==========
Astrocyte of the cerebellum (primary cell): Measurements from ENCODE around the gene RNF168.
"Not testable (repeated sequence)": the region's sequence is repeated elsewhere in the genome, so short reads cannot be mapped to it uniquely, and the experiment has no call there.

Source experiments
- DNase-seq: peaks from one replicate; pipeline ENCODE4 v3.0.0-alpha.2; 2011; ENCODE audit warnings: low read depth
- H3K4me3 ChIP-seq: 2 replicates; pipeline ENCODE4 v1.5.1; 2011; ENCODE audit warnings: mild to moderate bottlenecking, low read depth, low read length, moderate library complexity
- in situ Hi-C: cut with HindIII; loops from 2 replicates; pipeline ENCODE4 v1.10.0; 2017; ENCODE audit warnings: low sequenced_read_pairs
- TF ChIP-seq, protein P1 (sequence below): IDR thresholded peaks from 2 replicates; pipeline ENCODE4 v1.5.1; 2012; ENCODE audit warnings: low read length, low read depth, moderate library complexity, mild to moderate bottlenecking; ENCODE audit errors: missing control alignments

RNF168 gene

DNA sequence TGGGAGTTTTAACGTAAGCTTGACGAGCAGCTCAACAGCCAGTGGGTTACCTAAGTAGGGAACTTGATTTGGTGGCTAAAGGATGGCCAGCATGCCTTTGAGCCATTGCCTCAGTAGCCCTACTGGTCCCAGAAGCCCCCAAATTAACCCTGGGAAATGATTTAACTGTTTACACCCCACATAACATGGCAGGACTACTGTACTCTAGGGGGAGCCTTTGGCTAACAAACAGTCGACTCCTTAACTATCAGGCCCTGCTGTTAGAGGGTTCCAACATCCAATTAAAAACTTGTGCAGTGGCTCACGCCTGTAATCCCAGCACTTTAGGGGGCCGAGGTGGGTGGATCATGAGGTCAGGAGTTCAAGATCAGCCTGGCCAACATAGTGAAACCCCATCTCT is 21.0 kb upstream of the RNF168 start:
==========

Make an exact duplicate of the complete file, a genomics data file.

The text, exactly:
Astrocyte of the cerebellum (primary cell): Measurements from ENCODE around the gene RNF168.
"Not testable (repeated sequence)": the region's sequence is repeated elsewhere in the genome, so short reads cannot be mapped to it uniquely, and the experiment has no call there.

Source experiments
- DNase-seq: peaks from one replicate; pipeline ENCODE4 v3.0.0-alpha.2; 2011; ENCODE audit warnings: low read depth
- H3K4me3 ChIP-seq: 2 replicates; pipeline ENCODE4 v1.5.1; 2011; ENCODE audit warnings: mild to moderate bottlenecking, low read depth, low read length, moderate library complexity
- in situ Hi-C: cut with HindIII; loops from 2 replicates; pipeline ENCODE4 v1.10.0; 2017; ENCODE audit warnings: low sequenced_read_pairs
- TF ChIP-seq, protein P1 (sequence below): IDR thresholded peaks from 2 replicates; pipeline ENCODE4 v1.5.1; 2012; ENCODE audit warnings: low read length, low read depth, moderate library complexity, mild to moderate bottlenecking; ENCODE audit errors: missing control alignments

RNF168 gene

DNA sequence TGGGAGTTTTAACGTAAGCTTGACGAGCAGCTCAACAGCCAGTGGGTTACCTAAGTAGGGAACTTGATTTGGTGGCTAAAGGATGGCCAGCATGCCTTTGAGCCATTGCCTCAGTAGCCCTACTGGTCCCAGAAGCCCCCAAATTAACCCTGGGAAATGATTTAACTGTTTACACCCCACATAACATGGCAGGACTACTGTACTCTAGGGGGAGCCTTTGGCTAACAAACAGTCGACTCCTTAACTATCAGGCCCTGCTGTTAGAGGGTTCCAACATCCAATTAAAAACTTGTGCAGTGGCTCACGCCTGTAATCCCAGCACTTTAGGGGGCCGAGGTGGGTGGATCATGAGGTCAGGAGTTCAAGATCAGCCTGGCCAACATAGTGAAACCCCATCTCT is 21.0 kb upstream of the RNF168 start: